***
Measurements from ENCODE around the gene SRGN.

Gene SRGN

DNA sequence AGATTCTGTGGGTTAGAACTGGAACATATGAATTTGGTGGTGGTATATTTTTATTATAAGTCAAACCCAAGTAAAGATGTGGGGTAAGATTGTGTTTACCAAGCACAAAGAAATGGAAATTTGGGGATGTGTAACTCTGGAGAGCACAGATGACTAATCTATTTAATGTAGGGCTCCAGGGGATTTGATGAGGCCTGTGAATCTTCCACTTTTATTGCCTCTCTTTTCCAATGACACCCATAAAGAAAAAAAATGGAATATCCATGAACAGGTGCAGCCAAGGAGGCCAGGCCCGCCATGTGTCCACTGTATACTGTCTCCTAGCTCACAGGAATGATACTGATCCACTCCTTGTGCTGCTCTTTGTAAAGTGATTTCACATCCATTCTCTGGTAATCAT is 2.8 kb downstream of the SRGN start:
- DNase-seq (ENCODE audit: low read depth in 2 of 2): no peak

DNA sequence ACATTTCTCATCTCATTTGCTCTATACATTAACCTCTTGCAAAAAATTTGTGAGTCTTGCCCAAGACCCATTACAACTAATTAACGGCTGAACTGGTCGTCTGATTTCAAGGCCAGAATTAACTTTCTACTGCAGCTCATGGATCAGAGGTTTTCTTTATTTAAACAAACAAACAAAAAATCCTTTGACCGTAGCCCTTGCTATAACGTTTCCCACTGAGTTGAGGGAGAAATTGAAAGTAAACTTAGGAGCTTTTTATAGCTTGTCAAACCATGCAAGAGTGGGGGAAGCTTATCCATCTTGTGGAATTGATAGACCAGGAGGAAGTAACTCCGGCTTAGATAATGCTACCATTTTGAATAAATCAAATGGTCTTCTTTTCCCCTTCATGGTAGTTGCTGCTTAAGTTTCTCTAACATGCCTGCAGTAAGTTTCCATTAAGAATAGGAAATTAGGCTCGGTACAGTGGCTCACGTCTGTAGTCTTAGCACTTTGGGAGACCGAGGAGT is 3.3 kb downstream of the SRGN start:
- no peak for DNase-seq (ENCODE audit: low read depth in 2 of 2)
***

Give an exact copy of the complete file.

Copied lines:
Measurements from ENCODE around the gene SRGN.

Gene SRGN

DNA sequence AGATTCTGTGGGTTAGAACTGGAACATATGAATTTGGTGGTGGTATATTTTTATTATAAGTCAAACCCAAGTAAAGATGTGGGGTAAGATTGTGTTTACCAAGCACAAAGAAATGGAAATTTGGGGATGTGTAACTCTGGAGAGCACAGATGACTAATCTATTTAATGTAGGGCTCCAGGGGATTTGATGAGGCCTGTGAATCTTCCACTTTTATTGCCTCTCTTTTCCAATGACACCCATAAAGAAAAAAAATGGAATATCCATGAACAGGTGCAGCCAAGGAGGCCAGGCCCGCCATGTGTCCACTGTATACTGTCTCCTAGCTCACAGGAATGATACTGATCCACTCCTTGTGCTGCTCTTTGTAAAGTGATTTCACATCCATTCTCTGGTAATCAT is 2.8 kb downstream of the SRGN start:
- DNase-seq (ENCODE audit: low read depth in 2 of 2): no peak

DNA sequence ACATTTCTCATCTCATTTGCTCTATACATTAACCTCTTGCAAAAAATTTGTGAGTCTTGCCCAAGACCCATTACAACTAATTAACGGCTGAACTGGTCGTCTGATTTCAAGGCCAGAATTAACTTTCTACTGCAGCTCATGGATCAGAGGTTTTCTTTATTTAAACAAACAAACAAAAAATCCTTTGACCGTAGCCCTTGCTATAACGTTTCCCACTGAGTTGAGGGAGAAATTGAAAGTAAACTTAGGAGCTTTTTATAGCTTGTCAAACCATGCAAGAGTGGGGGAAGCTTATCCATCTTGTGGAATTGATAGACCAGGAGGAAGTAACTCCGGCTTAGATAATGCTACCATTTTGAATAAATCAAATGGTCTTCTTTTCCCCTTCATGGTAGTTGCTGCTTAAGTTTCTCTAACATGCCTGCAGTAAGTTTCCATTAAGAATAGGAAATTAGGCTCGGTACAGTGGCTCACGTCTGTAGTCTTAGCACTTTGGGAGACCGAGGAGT is 3.3 kb downstream of the SRGN start:
- no peak for DNase-seq (ENCODE audit: low read depth in 2 of 2)